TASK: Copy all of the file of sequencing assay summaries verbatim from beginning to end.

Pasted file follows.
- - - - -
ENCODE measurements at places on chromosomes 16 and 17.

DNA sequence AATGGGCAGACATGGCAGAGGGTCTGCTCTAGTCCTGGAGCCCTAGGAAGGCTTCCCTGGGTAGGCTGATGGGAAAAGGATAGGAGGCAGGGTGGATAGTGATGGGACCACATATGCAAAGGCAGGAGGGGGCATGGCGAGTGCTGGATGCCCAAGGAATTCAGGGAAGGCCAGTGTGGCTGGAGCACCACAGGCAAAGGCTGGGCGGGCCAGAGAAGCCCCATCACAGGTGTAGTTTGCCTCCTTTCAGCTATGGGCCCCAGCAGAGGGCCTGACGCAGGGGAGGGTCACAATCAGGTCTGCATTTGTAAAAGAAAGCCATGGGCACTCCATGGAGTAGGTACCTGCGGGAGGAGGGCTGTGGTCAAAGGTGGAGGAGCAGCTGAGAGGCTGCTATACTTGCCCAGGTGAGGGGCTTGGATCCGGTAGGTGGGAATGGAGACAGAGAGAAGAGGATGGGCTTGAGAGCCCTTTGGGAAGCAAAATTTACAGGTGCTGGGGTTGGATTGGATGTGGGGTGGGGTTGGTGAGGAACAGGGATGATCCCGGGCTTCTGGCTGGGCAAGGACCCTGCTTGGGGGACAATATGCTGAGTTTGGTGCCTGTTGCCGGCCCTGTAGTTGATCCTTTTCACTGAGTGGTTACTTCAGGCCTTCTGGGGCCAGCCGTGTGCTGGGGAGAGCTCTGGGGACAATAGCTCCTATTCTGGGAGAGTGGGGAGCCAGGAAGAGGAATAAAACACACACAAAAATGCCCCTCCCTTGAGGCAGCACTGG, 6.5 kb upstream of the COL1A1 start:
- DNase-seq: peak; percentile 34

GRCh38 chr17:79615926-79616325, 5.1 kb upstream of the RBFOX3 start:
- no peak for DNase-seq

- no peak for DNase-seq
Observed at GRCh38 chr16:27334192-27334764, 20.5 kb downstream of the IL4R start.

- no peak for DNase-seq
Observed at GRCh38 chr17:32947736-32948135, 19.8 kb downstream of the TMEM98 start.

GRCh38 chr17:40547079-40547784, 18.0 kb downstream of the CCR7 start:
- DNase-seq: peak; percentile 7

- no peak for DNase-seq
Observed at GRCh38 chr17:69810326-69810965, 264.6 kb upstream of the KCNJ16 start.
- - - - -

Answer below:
ENCODE measurements at places on chromosomes 16 and 17.

DNA sequence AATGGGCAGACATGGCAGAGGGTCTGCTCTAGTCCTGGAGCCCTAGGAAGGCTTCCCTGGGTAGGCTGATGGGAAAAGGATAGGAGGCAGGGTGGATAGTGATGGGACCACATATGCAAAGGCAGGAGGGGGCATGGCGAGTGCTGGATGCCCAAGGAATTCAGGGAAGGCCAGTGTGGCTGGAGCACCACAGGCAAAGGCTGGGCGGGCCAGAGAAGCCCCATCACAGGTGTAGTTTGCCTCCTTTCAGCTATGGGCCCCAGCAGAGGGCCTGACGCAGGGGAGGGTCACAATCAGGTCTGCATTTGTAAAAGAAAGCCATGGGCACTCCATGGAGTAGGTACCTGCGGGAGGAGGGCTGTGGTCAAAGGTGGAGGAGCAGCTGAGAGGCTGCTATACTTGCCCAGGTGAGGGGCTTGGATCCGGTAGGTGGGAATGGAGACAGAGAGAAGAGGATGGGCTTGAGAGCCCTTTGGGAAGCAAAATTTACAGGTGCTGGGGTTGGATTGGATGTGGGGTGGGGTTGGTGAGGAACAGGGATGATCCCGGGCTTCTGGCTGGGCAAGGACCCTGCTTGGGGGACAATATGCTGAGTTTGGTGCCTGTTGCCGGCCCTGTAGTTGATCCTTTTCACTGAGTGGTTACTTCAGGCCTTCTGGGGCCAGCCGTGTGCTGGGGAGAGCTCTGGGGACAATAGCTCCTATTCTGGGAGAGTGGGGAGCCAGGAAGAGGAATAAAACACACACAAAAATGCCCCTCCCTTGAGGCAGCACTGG, 6.5 kb upstream of the COL1A1 start:
- DNase-seq: peak; percentile 34

GRCh38 chr17:79615926-79616325, 5.1 kb upstream of the RBFOX3 start:
- no peak for DNase-seq

- no peak for DNase-seq
Observed at GRCh38 chr16:27334192-27334764, 20.5 kb downstream of the IL4R start.

- no peak for DNase-seq
Observed at GRCh38 chr17:32947736-32948135, 19.8 kb downstream of the TMEM98 start.

GRCh38 chr17:40547079-40547784, 18.0 kb downstream of the CCR7 start:
- DNase-seq: peak; percentile 7

- no peak for DNase-seq
Observed at GRCh38 chr17:69810326-69810965, 264.6 kb upstream of the KCNJ16 start.